Have you had a labor and employment attorney look through your employee policies lately? If not, you should be due for some revisions to it. As laws, team sizes and circumstances change, you’ll need to update your employee policies accordingly.
Here are four scenarios where it’s time for some updates to the policies.
It’s Been Some Time Since You Looked At Them
If you already have a long set of listed policies somewhere gathering dust, you may want to ensure that they’re updated periodically. Legislation and regulations change all the time, and even if you have clauses that cover you in case of changes, your employee and work policies should be detailed and fine-tuned regularly.
Some recent changes in Maryland employment laws from 2020 include amendments to the Human Relation Law that has expanded discrimination protections to include people with natural, textured hair. The Economic Stabilization Act has also been updated to state that a 60-day notice to employees about layoffs or relocation is compulsory.
Your Company Has Grown Exponentially
When you begin working on your start-up and only have five team members to work with, having an extended employee code of conduct or employment policies can seem redundant. However, as your company grows, outlining a set of comprehensive policies is essential.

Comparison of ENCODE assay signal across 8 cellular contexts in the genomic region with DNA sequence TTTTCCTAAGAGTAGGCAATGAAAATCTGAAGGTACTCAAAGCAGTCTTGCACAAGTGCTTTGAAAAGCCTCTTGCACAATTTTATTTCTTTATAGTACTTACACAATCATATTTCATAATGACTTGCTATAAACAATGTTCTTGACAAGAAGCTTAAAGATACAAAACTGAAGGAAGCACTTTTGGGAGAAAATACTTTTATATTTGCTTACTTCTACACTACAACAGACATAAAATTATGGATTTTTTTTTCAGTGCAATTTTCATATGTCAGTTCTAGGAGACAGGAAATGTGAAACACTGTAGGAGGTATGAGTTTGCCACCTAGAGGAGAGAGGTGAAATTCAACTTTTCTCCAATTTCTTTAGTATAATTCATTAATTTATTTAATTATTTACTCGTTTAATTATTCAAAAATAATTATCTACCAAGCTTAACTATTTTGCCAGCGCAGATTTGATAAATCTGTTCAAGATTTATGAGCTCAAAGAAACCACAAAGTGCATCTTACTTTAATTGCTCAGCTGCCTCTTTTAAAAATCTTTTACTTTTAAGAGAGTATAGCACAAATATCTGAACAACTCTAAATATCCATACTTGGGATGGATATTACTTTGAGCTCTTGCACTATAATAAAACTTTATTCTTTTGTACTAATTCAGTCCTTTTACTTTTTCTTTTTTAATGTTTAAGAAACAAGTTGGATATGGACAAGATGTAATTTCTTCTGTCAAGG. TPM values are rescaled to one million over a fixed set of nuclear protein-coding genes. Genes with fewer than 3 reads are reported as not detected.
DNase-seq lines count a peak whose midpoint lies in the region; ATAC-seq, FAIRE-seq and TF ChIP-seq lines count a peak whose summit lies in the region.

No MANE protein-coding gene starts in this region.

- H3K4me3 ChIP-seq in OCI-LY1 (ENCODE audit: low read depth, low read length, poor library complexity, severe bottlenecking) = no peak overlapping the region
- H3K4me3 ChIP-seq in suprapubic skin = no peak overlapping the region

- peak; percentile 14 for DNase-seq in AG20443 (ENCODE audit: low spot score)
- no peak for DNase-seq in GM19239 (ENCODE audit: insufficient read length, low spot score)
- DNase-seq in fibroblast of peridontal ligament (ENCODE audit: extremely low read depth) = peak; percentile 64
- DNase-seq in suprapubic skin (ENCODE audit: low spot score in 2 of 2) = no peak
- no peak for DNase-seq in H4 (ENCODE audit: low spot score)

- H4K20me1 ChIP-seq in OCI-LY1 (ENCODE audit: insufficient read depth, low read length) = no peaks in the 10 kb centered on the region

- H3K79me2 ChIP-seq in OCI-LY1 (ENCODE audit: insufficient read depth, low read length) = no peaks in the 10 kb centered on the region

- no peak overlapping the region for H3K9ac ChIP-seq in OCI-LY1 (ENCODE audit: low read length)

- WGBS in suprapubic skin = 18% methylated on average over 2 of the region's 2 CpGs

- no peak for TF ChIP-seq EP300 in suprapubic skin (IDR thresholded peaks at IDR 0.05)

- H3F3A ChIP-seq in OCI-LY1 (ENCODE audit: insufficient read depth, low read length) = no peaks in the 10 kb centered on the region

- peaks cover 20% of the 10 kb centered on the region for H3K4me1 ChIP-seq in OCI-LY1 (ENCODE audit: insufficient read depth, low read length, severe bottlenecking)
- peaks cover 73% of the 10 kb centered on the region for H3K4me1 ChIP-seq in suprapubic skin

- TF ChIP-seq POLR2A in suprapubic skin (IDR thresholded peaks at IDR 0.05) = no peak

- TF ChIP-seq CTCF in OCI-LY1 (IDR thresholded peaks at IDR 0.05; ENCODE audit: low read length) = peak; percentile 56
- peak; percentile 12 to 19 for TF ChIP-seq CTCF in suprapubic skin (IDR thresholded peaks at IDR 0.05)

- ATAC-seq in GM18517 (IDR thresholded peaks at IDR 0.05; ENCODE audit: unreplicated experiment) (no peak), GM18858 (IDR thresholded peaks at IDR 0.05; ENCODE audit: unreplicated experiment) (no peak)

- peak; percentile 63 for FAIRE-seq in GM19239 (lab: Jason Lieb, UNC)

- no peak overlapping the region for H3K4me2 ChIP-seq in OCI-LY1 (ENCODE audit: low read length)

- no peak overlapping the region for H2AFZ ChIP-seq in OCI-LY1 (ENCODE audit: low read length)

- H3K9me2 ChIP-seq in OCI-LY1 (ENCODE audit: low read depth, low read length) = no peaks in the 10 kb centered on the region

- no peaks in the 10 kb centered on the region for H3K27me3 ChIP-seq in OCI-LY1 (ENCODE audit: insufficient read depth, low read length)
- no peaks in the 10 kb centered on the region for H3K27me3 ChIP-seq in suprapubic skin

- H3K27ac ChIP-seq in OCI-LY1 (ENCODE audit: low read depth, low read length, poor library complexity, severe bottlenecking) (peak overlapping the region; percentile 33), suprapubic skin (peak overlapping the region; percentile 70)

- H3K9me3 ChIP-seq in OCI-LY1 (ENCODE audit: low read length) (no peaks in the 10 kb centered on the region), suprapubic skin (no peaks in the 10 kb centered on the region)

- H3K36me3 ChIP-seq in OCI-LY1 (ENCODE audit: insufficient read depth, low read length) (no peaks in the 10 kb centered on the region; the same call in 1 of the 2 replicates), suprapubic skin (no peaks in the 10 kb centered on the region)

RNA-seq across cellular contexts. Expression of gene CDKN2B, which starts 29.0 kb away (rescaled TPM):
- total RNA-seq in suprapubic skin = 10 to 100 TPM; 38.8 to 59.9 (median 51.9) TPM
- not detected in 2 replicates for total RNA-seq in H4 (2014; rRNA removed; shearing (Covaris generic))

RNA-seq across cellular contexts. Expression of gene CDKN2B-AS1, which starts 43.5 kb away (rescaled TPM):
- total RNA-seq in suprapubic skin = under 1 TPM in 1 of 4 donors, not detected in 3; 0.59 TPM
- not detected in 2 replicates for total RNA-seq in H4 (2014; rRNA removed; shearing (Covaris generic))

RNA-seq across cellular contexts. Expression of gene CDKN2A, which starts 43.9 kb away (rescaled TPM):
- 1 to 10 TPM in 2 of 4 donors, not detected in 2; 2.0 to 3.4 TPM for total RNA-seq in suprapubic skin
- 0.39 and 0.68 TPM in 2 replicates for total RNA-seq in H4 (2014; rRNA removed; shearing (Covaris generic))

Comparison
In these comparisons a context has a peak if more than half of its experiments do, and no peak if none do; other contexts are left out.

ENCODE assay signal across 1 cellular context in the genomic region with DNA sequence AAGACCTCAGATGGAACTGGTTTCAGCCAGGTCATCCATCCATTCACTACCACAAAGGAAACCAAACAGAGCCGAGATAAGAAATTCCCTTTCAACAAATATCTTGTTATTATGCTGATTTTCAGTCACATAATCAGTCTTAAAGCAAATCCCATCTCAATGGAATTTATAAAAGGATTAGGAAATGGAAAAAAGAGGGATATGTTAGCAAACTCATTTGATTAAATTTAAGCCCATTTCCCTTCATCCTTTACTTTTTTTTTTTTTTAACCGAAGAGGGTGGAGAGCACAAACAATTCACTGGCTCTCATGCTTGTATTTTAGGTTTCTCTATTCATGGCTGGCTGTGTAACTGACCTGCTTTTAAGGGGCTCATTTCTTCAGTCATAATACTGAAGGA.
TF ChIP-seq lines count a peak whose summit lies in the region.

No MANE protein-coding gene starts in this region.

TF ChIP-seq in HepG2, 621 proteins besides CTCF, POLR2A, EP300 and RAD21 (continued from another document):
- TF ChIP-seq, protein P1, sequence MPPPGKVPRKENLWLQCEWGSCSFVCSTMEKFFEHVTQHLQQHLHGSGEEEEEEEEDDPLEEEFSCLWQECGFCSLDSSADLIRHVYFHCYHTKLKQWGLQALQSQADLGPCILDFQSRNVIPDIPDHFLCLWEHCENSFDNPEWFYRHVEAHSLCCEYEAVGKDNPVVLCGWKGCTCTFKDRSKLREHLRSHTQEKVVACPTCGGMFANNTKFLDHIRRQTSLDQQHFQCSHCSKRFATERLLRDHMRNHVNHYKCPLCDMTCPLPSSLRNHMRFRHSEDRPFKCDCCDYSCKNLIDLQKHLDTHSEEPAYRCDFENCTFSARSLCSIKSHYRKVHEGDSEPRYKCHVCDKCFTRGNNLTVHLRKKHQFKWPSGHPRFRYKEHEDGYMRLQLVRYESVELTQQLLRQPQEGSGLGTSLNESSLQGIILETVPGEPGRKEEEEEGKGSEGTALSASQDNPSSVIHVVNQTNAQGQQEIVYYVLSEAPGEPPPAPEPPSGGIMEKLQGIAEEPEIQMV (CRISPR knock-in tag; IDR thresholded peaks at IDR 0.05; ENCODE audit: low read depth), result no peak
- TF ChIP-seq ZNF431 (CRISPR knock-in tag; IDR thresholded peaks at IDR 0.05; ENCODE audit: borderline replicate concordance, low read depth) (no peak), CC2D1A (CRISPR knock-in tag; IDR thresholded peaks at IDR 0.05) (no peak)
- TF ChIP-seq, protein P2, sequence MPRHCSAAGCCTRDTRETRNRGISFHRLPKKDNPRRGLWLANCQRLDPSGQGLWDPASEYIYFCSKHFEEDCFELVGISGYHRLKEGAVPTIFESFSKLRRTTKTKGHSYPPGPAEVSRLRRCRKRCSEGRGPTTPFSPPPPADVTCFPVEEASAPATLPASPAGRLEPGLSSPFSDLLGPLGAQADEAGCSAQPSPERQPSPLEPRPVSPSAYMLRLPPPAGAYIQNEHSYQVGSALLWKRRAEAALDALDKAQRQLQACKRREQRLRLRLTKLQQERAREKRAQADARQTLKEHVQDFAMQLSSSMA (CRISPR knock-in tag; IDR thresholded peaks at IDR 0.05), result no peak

Employers are subject to more regulations once they hit 15 employees, which is why a policy that illustrates how you comply with state and federal regulations can help protect you from employee claims. For example, your employee policy should define how harassment complaints are made and how the complainant is protected from retaliation in the workplace.
You’ve Been Struggling to Resolve Employee Complaints
Suppose your HR department or managers have been getting multiple employee complaints about the workplace, the environment, or your procedures. In that case, you should have a set policy in place that handles these issues. However, if you’re unsure how to proceed with specific recurring conflicts, you need to review and revise your employee policies.
For example, if employees keep demanding that you pay for vacation days they didn’t use when they quit, and you haven’t specified the policy for this in their contract or the employee code, you may have to pay them.
You’ve Altered Your Direction and Changed Industries
If your company has undergone a dramatic shift, you may need to revise your business policies. Changing employee policies is even more critical if you’ve entered a new industry that requires you to implement new OSHA regulations.
A lot goes into writing a comprehensive employee policy, but our Maryland labor and employment attorneys can make the task much more manageable. At Luchansky Law, we look through your policies with a fine comb, searching for any inconsistencies or flaws in them.